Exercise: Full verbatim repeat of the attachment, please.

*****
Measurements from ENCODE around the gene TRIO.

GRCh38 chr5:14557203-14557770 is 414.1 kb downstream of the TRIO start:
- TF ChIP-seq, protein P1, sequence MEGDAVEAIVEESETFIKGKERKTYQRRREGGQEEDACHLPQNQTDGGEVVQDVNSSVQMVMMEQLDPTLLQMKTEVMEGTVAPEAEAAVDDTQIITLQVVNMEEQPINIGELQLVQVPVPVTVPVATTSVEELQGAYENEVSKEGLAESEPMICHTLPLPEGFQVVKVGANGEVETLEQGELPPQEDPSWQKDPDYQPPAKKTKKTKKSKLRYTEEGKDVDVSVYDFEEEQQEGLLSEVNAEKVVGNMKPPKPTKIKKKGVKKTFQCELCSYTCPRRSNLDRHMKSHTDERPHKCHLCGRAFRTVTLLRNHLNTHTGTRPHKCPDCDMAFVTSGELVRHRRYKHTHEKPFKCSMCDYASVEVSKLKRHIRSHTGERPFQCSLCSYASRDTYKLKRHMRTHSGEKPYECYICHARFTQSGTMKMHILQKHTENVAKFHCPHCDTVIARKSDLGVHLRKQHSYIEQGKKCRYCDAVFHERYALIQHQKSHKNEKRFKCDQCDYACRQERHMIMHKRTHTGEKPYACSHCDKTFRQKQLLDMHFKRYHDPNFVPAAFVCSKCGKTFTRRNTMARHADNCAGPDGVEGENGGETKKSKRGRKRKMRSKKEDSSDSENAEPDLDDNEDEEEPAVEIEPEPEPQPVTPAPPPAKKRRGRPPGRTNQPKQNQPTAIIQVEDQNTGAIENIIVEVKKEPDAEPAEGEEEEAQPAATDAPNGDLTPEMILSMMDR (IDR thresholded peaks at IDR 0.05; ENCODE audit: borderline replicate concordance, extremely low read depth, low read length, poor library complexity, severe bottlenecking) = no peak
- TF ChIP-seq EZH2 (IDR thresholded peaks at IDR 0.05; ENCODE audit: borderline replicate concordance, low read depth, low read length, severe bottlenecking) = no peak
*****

Measurements from ENCODE around the gene TRIO.

GRCh38 chr5:14557203-14557770 is 414.1 kb downstream of the TRIO start:
- TF ChIP-seq, protein P1, sequence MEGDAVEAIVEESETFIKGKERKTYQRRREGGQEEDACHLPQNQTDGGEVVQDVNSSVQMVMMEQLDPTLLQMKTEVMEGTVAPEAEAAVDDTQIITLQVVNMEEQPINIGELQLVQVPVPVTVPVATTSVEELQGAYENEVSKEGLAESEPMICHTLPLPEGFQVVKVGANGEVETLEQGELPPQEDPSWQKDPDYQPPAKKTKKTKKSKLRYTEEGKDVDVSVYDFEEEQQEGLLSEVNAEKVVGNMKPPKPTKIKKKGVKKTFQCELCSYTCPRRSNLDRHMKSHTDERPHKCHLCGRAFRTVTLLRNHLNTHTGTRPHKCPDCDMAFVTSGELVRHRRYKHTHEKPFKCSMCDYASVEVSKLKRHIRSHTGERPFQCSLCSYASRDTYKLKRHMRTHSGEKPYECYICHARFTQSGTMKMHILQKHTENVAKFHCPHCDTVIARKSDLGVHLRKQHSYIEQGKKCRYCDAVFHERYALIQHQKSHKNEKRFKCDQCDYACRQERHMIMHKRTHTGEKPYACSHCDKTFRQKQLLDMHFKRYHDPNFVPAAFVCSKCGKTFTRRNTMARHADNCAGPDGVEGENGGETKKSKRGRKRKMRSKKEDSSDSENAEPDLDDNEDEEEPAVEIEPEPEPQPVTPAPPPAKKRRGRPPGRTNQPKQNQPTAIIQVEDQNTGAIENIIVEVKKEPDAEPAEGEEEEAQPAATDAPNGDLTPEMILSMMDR (IDR thresholded peaks at IDR 0.05; ENCODE audit: borderline replicate concordance, extremely low read depth, low read length, poor library complexity, severe bottlenecking) = no peak
- TF ChIP-seq EZH2 (IDR thresholded peaks at IDR 0.05; ENCODE audit: borderline replicate concordance, low read depth, low read length, severe bottlenecking) = no peak